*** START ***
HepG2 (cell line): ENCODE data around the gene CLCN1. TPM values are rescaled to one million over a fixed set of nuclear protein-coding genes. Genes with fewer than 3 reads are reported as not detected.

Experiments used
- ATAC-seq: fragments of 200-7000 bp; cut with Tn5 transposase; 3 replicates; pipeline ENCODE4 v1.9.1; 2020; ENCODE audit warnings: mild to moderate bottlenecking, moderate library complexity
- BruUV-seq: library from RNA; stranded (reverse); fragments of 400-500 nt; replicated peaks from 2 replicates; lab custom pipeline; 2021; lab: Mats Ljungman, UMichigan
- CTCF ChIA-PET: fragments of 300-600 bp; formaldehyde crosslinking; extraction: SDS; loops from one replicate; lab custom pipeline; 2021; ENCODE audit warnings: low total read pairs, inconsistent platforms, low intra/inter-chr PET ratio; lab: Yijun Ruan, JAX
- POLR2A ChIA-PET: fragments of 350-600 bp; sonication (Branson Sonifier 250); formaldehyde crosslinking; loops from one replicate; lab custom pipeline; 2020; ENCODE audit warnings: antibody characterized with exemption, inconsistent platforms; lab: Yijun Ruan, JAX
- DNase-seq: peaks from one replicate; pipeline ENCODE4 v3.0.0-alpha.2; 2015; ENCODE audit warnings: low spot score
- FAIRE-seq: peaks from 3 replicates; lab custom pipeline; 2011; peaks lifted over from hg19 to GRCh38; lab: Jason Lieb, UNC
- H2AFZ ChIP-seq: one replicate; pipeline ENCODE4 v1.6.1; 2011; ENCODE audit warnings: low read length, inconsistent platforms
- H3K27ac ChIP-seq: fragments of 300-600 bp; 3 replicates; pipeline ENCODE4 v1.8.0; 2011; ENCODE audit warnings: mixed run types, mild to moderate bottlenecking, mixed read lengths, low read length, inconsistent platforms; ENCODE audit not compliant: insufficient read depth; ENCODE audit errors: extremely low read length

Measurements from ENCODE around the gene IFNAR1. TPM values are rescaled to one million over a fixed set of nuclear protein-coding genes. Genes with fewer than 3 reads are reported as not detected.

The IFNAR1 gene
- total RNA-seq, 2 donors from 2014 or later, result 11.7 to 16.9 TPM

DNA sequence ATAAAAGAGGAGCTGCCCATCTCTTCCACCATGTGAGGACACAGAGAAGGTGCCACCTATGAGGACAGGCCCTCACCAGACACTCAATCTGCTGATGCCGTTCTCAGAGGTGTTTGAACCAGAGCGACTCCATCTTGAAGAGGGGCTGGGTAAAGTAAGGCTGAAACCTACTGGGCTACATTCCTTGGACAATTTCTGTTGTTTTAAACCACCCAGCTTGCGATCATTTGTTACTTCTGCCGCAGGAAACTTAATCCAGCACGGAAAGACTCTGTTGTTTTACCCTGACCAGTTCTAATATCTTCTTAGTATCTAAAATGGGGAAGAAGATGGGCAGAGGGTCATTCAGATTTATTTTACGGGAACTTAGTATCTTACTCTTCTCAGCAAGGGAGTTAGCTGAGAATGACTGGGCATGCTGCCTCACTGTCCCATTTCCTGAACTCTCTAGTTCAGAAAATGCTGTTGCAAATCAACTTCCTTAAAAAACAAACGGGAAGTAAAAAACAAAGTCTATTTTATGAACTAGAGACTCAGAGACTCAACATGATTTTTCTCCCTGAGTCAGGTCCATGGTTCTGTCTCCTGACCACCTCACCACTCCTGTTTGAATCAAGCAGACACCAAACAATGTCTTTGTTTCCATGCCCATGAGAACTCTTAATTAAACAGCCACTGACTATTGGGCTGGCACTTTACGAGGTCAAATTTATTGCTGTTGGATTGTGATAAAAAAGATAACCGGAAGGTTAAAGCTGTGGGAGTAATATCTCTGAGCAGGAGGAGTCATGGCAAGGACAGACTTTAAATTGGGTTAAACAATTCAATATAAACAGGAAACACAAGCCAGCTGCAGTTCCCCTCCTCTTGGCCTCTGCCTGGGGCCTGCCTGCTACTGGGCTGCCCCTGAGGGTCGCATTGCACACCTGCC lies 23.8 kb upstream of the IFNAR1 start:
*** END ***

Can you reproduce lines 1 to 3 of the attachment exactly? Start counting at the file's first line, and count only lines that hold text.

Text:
HepG2 (cell line): ENCODE data around the gene CLCN1. TPM values are rescaled to one million over a fixed set of nuclear protein-coding genes. Genes with fewer than 3 reads are reported as not detected.

Experiments used
- ATAC-seq: fragments of 200-7000 bp; cut with Tn5 transposase; 3 replicates; pipeline ENCODE4 v1.9.1; 2020; ENCODE audit warnings: mild to moderate bottlenecking, moderate library complexity